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AND on the third day Esther put on her royal apparel, and stood in the inner court of the king's house, over against the king's hall: now he sat upon his throne in the hall of the palace, over against the door of the house.

Ver. 1.  And.  Instead of these two verses, the Sept. place (H.) what we have C. xv. with some small variation from the present account in Heb.   But there is nothing incompatible with the truth.  C.


--- The king might be at first displeased; but, seeing the effect which it had upon Esther, he might feel his former sentiments of love rekindle.  C.  T.


--- House, or inner apartment, C. iv. 11.  The throne was surprizingly magnificent, yet inferior to that of Solomon.  3 K. x. 18.  C.


--- It was formed of gold and precious stones, with a curtain over it of purple and other colours.  Athen. xi. 2.

2 And when he saw Esther the queen standing, she pleased his eyes, and he held out toward her the golden sceptre, which he held in his hand: and she drew near, and kissed the top of his sceptre.

Ver. 2.  Golden.  "It is not this golden sceptre which saves the kingdom," said Cyrus, "but faithful friends are the most true and secure sceptre for kings."  Cyrop. viii.  C.


--- Kissed.  Heb. "touched."  H.

3 And the king said to her: What wilt then, queen Esther? what is thy request? if thou shouldst even ask one half of the kingdom, it shall be given to thee.

Ver. 3.  Kingdom.  C. vii. 2.  This compliment only (C.) meant, that every rational (H.) request should be granted.  Mar. vi. 23.

4 But she answered: If it please the king. I beseech thee to come to me this day, and Aman with thee to the banquet which I have prepared.

Ver. 4.  Prepared.  It was not prudent to declare her request, when many improper persons were present; and Aman was not there.  M.


--- She thought that the hilarity, occasioned by innocent feasting, (H.) might be a means of obtaining more effectually what she wanted.  M.


--- If the prudence of this world suggest much address, why may not virtue employ the same arts for good purposes?  Esther had to obtain two great points; to make the king retract his edict, andto abandon his favourite.  She is afraid therefore of being too hasty, (C.) and invites the king again, to increase by this delay his desire to of knowing her request, and that he might bind himself to grant it more effectually.  W.


--- She invites Aman alone, who would thus be more envied  by the other courtiers; (Lyran) while she manifested an open dispostion, and disdained to accuse the absent.  T.

5 And the king said forthwith: Call ye Aman quickly, that he may obey Esther's will. So the king and Aman came to the banquet which the queen had prepared for them. 6 And the king said to her, after he had drunk wine plentifully: What dost thou desire should be given thee? and for what thing askest thou? although thou shouldst ask the half of my kingdom, thou shalt have it.

Ver. 6.  Wine.  The Persians did not drink till the end of the feast, (as the Turks are said to do at present.  Tavernier) when they fall upon wine without any moderation.  Ælian, Hist. xii. 1.

7 And Esther answered: My petition and request is this: 8 If I have found favour in the king's sight, and if it please the king to give me what I ask, and to fulfill my petition: let the king and Aman come to the banquet which I have prepared them, and to morrow I will open my mind to the king. 9 So Aman went out that day joyful and merry. And when he saw Mardochai sitting before the gate of the palace, and that he not only did not rise up to honour him, but did not so much as move from the place where he sat, he was exceedingly angry: 10 But dissembling his anger, and returning into his house, he called together to him his friends, and Zares his wife: 11 And he declared to them the greatness of his riches, and the multitude of his children, and with how great glory the king had advanced him above all his princes and servants.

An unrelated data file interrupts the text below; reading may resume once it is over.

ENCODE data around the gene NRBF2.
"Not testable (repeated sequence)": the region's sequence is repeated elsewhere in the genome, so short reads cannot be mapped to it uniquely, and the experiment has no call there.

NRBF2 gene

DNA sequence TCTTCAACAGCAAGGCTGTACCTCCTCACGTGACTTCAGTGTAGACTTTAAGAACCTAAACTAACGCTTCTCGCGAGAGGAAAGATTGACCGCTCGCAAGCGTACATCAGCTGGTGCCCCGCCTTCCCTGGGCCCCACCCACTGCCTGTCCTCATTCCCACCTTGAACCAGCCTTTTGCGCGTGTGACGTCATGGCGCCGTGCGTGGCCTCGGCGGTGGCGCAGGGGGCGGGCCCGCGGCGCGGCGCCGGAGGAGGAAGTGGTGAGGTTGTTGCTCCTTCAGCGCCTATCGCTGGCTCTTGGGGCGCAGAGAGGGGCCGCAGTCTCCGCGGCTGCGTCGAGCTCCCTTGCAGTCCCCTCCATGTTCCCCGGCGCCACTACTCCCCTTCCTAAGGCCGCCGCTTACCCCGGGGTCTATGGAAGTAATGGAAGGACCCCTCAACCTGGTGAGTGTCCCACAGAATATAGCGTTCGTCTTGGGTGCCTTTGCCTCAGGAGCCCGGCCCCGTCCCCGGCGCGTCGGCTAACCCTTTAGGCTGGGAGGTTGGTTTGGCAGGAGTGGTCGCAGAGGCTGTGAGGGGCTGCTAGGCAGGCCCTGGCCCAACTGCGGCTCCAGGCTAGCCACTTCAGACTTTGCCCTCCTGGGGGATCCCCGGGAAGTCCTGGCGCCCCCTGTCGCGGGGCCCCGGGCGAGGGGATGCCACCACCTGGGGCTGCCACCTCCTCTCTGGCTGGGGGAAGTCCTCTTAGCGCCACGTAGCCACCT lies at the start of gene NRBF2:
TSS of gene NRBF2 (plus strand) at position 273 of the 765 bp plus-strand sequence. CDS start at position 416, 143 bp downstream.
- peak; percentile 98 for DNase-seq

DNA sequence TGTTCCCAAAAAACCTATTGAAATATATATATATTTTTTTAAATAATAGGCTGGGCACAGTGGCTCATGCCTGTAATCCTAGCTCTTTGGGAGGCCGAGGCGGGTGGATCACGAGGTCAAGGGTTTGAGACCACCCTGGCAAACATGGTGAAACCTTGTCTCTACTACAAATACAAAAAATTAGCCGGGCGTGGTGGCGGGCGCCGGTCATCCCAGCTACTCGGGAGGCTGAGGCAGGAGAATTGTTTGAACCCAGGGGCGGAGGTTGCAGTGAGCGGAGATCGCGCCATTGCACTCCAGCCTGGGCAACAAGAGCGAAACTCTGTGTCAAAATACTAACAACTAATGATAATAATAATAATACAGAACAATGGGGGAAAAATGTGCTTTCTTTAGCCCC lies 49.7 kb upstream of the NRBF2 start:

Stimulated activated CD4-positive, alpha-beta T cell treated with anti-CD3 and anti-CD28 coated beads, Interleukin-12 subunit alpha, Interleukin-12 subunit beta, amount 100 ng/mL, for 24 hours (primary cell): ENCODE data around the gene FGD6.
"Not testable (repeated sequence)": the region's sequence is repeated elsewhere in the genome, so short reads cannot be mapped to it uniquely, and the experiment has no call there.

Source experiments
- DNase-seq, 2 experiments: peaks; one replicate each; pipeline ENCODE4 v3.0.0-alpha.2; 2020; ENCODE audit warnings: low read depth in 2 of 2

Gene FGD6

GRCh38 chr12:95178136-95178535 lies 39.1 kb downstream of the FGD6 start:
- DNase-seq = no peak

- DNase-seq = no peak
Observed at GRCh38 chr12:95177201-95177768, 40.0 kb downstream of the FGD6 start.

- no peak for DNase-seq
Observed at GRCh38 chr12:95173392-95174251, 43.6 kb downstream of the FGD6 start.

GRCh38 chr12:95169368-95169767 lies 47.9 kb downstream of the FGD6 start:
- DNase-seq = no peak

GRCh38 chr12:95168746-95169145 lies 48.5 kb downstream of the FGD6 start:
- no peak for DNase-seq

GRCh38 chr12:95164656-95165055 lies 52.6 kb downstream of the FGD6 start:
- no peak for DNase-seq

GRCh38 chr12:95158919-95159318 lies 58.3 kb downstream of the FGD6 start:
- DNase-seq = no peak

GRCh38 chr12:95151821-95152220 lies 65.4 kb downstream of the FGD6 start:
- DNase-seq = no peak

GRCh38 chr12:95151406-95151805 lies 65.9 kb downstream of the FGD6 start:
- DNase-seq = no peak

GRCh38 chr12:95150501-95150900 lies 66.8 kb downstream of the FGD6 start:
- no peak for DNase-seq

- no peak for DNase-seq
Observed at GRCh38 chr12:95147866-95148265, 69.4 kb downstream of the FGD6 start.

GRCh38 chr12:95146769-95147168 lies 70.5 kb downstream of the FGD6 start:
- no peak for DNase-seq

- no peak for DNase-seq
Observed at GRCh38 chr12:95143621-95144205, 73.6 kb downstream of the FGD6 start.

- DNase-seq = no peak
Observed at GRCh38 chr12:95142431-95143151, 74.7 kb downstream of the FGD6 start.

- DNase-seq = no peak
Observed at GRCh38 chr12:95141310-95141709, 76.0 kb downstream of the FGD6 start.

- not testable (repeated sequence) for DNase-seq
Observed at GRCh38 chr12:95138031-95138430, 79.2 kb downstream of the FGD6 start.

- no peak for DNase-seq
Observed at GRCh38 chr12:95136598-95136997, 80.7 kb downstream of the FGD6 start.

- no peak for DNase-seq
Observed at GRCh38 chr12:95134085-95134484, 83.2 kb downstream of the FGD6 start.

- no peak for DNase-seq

Ver. 11.  Children.  After military glory, this was deemed the greatest.  The king sent presents yearly to those who had most children.  Herod. i. 136.

12 And after this he said: Queen Esther also hath invited no other to the banquet with the king, but me: and with her I am also to dine to morrow with the king:

Ver. 12.  But me.  It was thought very singular, when Artaxerxes invited his own brothers.  Plut.


--- But when he also admitted a foreigner, the nobility became jealous, as that honour was reserved for the king's relations.  Athen. i.


--- Dine, or feast.  Only one meal was taken, (Herod. vii. 120.) and that in the evening.  C.

13 And whereas I have all these things, I think I have nothing, so long as I see Mardochai the Jew sitting before the king's gate.

Ver. 13.  Whereas.  Sept. "all these things do not satisfy me, while I behold," &c.  Such is the insatiable nature of ambition!  H.


--- Gate.  He does not clearly mention that he wanted to be adored.  M.

14 Then Zares his wife, and the rest of his friends answered him: Order a great beam to be prepared, fifty cubits high, and in the morning speak to the king, that Mardochai may be hanged upon it, and so thou shalt go full of joy with the king to the banquet. The counsel pleased him, and he commanded a high gibbet to be prepared.

Ver. 14.  High.  This was to increase the shame.  Hence Galba condemned a Roman citizen to be hung on a high white cross.  Sueton. ix.


--- The Jews formerly burned a man in effigy with a cross, pretending to do it in detestation of Aman, but in reality to deride our Saviour, till the emperors forbade the custom.  C. ix. 21.  C.  Just. and Theodos.  C.

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